This item originally appeared in the January 21, 2005 issue of The Tech Talk.
By ADAM P. BARR
Who's Who honorees have been chosen at Tech. The best of students who have endured hectic academia and countless hours of campus involvement are now in the "Who."
"Who's Who honors students are based on academics and campus and community involvement," Lindsay Mencacci, SGA vice president and a senior biology major, said.
Who's Who is a chance for those students who are involved on campus to be recognized for their achievements, Mencacci said.
The 20 winning seniors for the Who's Who honor this year are: Charles Bradford, political science; Sarah Jane Capstick; professional aviation; Giselle Chatelain, speech communications; Nicole Chico, speech pathology; Megan Cuevas, math education; Jill Davis, biology; Heather Dixon, elementary education; Sarah Goubert, studio art; Nicholas Judice, mechanical engineering; and Brad Lambert, Finance.
Winners also included: Kimberly Ludwig, business management and entrepreneurship; Kelsey Mann, biology; Bethany Michiels, marketing; Viet Nguyen, a graduate student in an unclassified major; Mindy Nunez, political science; Jennifer Owens, biology; Ryan Paul, industrial engineering; Jennifer Quinnelly, speech communications; Kirk Sweeney, professional aviation; and Lacye Swilley, Studio Art.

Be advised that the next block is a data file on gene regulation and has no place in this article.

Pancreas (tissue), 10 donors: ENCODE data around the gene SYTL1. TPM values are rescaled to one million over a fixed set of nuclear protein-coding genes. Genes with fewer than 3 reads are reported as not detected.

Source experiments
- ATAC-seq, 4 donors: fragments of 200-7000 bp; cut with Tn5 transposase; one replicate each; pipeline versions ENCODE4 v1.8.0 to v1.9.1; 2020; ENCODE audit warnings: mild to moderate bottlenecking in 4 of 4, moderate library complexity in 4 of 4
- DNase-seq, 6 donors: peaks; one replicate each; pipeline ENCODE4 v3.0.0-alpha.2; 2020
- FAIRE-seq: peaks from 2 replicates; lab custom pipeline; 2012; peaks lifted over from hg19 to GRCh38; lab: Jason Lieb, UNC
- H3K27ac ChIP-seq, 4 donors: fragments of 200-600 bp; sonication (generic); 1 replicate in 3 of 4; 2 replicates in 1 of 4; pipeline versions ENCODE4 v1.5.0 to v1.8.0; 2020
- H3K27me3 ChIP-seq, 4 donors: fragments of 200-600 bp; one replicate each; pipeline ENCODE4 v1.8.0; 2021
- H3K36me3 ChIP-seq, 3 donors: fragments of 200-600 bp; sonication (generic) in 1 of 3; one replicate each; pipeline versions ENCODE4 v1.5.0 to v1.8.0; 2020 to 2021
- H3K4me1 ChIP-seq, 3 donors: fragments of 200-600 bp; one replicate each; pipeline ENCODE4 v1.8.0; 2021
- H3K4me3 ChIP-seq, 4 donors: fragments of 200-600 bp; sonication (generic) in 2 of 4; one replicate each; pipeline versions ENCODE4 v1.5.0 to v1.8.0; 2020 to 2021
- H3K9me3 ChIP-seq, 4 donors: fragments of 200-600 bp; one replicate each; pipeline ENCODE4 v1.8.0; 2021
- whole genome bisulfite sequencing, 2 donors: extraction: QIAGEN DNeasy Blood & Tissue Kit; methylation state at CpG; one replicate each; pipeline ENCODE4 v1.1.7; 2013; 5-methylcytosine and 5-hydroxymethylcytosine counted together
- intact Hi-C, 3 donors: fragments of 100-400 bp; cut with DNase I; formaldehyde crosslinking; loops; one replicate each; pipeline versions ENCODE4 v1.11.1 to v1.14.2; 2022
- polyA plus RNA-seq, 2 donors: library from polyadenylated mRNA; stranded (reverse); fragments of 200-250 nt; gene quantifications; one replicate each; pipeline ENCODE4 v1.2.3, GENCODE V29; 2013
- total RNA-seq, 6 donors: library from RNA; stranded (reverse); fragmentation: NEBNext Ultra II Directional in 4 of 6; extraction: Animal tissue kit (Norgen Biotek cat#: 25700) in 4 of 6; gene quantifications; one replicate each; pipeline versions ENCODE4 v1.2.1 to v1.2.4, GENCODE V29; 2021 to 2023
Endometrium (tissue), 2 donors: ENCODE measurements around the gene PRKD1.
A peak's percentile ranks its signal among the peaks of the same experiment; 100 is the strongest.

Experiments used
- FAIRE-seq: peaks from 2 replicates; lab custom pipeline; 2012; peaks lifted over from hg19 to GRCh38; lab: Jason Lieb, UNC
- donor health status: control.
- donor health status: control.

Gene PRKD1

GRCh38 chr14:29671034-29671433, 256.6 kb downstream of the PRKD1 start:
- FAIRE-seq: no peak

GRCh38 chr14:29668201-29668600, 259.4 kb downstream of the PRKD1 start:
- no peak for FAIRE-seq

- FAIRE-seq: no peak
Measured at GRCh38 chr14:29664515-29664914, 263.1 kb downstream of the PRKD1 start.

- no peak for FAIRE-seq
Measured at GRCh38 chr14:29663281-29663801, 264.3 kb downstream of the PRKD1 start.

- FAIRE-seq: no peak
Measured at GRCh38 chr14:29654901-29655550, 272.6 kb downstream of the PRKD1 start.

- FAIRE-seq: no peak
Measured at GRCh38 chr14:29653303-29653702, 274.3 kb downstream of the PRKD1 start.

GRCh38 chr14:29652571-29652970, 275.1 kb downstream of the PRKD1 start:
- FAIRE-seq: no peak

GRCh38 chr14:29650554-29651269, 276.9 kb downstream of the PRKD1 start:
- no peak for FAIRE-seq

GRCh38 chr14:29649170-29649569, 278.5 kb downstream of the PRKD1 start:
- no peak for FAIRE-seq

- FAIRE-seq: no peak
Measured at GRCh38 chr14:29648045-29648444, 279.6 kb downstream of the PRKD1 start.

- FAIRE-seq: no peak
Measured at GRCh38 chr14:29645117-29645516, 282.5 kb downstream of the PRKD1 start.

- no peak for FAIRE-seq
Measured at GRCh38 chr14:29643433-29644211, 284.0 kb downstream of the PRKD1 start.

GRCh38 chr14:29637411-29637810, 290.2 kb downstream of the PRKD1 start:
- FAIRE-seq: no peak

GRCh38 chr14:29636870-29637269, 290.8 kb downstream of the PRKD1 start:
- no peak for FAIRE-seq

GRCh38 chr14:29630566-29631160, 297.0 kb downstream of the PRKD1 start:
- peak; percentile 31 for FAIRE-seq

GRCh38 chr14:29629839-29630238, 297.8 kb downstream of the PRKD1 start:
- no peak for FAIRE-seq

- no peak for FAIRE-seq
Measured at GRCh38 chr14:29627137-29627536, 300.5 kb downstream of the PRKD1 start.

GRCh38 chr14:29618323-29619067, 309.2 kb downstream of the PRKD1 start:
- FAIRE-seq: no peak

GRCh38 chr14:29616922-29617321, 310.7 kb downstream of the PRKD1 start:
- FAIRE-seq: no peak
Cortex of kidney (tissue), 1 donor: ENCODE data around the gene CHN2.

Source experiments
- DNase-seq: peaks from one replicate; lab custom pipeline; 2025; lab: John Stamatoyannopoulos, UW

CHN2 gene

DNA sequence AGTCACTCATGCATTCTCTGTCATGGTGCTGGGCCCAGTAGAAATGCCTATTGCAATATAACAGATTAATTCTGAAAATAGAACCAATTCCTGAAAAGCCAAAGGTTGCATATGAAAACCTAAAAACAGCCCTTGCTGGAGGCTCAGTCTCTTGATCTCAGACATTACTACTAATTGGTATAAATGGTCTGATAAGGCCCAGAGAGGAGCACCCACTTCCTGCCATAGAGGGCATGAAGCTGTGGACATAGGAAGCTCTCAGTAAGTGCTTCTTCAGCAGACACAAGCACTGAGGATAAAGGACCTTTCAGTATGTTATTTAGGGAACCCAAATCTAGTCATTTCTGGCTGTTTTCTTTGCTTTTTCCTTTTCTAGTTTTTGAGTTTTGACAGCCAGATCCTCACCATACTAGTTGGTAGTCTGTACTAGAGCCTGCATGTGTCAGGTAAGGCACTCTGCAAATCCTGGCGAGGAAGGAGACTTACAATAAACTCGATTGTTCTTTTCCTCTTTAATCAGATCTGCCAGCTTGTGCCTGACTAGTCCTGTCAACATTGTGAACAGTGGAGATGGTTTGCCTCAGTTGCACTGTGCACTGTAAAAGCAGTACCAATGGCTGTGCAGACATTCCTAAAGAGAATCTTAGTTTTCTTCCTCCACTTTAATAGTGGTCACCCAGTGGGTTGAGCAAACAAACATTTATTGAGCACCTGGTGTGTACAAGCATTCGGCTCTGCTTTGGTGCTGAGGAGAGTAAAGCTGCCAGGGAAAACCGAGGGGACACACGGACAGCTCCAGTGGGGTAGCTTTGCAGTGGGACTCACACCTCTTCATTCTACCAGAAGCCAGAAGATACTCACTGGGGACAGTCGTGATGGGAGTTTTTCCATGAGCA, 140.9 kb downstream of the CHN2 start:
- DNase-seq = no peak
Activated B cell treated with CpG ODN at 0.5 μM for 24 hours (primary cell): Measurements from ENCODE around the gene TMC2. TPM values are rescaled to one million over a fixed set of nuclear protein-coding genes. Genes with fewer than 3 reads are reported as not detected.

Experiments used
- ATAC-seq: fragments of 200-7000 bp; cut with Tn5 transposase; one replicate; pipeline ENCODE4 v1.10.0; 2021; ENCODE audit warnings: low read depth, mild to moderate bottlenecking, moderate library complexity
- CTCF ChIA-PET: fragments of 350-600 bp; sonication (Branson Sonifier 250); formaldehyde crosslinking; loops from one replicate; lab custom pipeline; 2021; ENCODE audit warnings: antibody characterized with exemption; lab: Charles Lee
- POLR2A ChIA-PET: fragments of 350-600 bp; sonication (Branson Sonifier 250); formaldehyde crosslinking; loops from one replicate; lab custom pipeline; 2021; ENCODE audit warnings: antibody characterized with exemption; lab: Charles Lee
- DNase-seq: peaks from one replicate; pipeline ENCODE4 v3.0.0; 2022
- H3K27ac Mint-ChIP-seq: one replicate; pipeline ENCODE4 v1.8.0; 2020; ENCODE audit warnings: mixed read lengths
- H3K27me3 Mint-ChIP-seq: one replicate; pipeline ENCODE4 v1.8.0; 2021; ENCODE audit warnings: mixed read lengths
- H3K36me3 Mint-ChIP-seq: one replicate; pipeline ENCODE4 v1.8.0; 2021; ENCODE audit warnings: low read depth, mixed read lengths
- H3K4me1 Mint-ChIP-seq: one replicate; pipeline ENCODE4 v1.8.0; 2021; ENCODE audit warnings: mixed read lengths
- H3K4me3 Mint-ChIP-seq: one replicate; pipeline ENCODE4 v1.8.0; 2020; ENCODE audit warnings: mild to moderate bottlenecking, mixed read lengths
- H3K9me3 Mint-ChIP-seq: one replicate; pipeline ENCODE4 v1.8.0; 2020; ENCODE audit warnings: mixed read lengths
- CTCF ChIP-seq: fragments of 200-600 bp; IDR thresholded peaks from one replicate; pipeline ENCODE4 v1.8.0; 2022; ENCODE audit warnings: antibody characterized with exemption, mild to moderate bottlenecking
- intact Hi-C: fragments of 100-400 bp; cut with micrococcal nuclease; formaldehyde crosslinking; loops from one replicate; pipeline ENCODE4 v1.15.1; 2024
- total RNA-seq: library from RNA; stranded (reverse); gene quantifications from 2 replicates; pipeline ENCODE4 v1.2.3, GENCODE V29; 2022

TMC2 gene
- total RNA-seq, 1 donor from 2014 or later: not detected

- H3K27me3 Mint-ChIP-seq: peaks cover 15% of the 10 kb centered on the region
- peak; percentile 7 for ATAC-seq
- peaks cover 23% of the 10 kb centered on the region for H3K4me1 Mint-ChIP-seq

"It was an honor to be recognized as a student who is dedicated to academics and involvement in the university," Mindy Nunez, a Who's Who recipient and a senior political science major, said.
Nunez has participated in the following organizations: orientation leaders, cheerleading, Student Government Association, Golden Key Honor Society, Social Science organization and Lambda Sigma honor society while at Tech.
Of 50 applicants, only 20 had the necessary points, Laura Ashby, chairperson of the Who's Who selection committee and a senior photography major, said.
"It was a great surprise to make it through the selection process and become a member of such a distinguished group," Ryan Paul, a Who's Who recipient and a senior industrial engineering major, said.
Paul is the vice-president of Alpha Pi Mu and participates in organizations such as Gamma Beta Phi and Golden Key honor society.
He also served as the chairman of the Kappa Sigma's rush committee.
Ashby said the hopefuls had two weeks to fill out and return the applications that were reviewed by a point system that is "hush-hush."
Academics were the highest value in points, which were awarded for involvement in various campus organizations.
"It was a race against the clock to get the applications in on time, but a reward such as this one is payment in full," Brad Lambert, a Who's Who recipient and a senior finance major, said.
Lambert said, "I worked all the way through college and never really felt I did enough or was involved enough. This reward and honor is a distinct privilege and reflects the sacrifices that the Who's Who recipients have made."